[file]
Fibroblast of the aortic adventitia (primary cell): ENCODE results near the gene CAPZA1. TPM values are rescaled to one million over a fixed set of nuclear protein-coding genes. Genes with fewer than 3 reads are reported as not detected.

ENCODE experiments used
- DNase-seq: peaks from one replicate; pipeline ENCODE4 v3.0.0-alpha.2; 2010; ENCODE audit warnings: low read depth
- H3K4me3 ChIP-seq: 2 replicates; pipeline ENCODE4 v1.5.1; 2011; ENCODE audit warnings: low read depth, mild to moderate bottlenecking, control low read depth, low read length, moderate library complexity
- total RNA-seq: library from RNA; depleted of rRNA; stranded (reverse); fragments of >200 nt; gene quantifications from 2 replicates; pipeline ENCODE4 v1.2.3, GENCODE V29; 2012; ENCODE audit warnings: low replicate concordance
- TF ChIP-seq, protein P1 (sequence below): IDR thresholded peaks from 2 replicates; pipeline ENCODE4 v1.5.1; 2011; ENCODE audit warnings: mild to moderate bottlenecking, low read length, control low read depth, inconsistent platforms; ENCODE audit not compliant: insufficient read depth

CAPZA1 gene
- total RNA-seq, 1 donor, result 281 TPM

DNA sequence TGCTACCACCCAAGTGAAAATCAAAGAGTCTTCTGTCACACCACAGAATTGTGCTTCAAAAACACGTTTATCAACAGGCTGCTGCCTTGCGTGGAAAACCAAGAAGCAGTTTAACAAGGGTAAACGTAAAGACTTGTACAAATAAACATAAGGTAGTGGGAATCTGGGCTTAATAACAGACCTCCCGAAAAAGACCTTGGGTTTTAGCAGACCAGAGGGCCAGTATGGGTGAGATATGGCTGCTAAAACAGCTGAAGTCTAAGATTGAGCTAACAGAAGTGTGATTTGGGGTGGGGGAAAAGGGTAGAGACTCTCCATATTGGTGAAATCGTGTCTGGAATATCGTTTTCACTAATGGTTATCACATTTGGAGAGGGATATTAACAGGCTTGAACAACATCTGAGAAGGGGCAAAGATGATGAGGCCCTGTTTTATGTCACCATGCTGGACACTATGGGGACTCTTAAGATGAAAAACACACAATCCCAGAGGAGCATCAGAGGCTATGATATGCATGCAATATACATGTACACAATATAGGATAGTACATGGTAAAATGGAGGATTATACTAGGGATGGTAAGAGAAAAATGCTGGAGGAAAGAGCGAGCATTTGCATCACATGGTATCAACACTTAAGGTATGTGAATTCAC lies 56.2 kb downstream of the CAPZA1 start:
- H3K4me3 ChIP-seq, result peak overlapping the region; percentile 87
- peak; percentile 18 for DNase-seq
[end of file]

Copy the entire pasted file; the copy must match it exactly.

Fibroblast of the aortic adventitia (primary cell): ENCODE results near the gene CAPZA1. TPM values are rescaled to one million over a fixed set of nuclear protein-coding genes. Genes with fewer than 3 reads are reported as not detected.

ENCODE experiments used
- DNase-seq: peaks from one replicate; pipeline ENCODE4 v3.0.0-alpha.2; 2010; ENCODE audit warnings: low read depth
- H3K4me3 ChIP-seq: 2 replicates; pipeline ENCODE4 v1.5.1; 2011; ENCODE audit warnings: low read depth, mild to moderate bottlenecking, control low read depth, low read length, moderate library complexity
- total RNA-seq: library from RNA; depleted of rRNA; stranded (reverse); fragments of >200 nt; gene quantifications from 2 replicates; pipeline ENCODE4 v1.2.3, GENCODE V29; 2012; ENCODE audit warnings: low replicate concordance
- TF ChIP-seq, protein P1 (sequence below): IDR thresholded peaks from 2 replicates; pipeline ENCODE4 v1.5.1; 2011; ENCODE audit warnings: mild to moderate bottlenecking, low read length, control low read depth, inconsistent platforms; ENCODE audit not compliant: insufficient read depth

CAPZA1 gene
- total RNA-seq, 1 donor, result 281 TPM

DNA sequence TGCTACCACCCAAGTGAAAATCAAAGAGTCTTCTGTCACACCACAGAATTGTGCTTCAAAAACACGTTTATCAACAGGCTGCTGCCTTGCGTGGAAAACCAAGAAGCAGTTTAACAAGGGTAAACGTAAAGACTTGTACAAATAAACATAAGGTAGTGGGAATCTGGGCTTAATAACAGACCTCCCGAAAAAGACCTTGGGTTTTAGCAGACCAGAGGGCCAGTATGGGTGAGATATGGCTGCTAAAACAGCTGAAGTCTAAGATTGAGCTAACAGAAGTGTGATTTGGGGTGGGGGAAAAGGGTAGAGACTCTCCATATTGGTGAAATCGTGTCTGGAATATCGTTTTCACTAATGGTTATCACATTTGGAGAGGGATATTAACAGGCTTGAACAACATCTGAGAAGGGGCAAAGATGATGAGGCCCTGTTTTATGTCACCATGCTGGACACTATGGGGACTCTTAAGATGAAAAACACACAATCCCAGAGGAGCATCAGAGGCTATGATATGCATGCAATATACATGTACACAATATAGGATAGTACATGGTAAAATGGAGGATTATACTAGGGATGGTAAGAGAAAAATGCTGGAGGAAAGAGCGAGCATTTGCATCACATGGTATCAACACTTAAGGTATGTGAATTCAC lies 56.2 kb downstream of the CAPZA1 start:
- H3K4me3 ChIP-seq, result peak overlapping the region; percentile 87
- peak; percentile 18 for DNase-seq